Miniature. “A prince hunting leopards”
India, Mughal; 1590-1595
Leaf: 43.3 × 29.4 cm
Royal hunts often involved a massive entourage of men and tamed animals, all with their special functions.
This miniature shows an elephant, which was primarily used for tiger hunts, while various other servants hold falcons and hounds. Together with the blindfolded cheetah in the wagon, they were used to hunt birds, deer, and small rodents — animals of the type that are hiding on the right side of the watercourse.
In the center is the prince himself with an enormous blunderbuss, in the process of dispatching a couple of leopards. Above his head, a monkey has sought refuge in the treetop.
The illustrated biographies of Mughal rulers, such as the Baburnama and the Akbarnama, frequently feature hunting scenes. The literary work from which this painting comes is unclear, however.
Inv. no. 15/1980
Toby Falk and Simon Digby: Paintings from Mughal India, Colnaghi, London 1979, cat.no. 9;
Davids Samling: Islamic arms and armour from private Danish collections, Davids Samling, København 1982, p. 47, fig. 3;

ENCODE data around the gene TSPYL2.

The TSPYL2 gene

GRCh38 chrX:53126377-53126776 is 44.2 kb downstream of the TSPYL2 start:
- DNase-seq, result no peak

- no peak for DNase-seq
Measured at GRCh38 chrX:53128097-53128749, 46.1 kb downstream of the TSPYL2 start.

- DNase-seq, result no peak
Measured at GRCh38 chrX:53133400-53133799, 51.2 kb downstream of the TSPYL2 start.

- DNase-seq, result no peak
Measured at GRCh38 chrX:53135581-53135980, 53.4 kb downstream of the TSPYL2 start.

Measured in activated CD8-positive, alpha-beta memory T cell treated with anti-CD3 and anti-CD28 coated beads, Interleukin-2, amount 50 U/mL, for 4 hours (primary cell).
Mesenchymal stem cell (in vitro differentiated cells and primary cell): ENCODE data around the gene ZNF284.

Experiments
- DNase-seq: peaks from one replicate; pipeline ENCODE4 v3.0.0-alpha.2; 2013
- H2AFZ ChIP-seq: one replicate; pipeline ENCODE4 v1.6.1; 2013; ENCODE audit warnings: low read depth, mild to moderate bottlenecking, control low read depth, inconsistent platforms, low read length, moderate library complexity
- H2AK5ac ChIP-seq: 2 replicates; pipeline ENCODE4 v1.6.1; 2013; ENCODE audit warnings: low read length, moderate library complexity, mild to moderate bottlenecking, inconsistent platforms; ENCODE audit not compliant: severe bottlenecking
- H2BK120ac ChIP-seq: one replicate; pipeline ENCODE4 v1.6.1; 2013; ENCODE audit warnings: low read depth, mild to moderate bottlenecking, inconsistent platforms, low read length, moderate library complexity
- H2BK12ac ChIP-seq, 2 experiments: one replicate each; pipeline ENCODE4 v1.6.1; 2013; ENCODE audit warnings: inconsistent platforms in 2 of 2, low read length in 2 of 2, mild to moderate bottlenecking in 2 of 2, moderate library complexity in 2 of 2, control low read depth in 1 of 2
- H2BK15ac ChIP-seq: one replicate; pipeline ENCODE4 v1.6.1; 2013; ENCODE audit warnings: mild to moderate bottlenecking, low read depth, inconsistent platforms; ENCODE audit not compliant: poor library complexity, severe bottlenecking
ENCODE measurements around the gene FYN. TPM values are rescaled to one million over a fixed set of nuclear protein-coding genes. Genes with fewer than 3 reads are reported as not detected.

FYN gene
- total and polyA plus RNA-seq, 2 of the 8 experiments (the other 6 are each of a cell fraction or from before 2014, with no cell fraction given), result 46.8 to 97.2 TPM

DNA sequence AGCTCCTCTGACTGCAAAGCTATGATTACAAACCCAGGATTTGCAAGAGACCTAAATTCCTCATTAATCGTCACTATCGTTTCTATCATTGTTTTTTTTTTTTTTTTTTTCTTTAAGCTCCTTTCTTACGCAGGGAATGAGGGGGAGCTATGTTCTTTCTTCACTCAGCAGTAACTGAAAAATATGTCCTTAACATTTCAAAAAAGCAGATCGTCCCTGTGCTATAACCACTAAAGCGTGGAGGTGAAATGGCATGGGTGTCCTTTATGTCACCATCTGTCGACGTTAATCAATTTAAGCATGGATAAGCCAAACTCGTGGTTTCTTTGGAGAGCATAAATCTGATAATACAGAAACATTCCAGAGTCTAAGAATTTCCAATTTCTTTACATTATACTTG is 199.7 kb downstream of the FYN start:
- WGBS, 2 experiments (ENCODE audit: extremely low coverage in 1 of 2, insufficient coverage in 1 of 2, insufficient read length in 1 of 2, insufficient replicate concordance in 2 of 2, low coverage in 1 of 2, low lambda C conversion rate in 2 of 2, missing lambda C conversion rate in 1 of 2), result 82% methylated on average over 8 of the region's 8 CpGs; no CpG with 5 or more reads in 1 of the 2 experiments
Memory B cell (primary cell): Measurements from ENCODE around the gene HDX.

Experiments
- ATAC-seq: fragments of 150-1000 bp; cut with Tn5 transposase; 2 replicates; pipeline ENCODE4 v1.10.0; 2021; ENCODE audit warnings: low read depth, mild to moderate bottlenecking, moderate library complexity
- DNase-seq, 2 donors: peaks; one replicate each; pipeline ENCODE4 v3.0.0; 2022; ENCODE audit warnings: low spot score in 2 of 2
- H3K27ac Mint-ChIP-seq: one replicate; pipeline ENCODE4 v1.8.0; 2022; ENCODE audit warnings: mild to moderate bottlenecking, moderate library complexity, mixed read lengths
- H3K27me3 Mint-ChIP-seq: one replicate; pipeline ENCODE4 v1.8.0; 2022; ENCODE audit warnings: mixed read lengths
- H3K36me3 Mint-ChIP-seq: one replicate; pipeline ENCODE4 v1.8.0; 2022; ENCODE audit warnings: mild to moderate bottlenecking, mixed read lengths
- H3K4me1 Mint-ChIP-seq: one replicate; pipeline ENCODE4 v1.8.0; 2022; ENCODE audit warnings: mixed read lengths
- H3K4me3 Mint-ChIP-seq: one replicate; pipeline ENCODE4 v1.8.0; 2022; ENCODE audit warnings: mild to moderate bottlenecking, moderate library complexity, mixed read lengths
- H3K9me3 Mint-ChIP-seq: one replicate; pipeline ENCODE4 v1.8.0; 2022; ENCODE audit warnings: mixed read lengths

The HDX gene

Kjeld von Folsach: The David Collection: a 24-year period: 1962-1985, København 1985, p. 66-67;
Kjeld von Folsach: Islamic art. The David Collection, Copenhagen 1990, cat.no. 44;
Kjeld von Folsach, Torben Lundbæk and Peder Mortensen (eds.): Sultan, Shah and Great Mughal: the history and culture of the Islamic world, The National Museum, Copenhagen 1996, cat.no. 330;
Kjeld von Folsach: Art from the World of Islam in The David Collection, Copenhagen 2001, cat.no. 65;
Kjeld von Folsach: For the Privileged Few: Islamic Miniatures from the David Collection, Louisiana, Humlebæk 2007, cat.no. 73;
Zeba Hasan: Indian miniature paintings: hunting scenes of the Mughal period, Gurugram 2018, tav. 32, p. 82-83;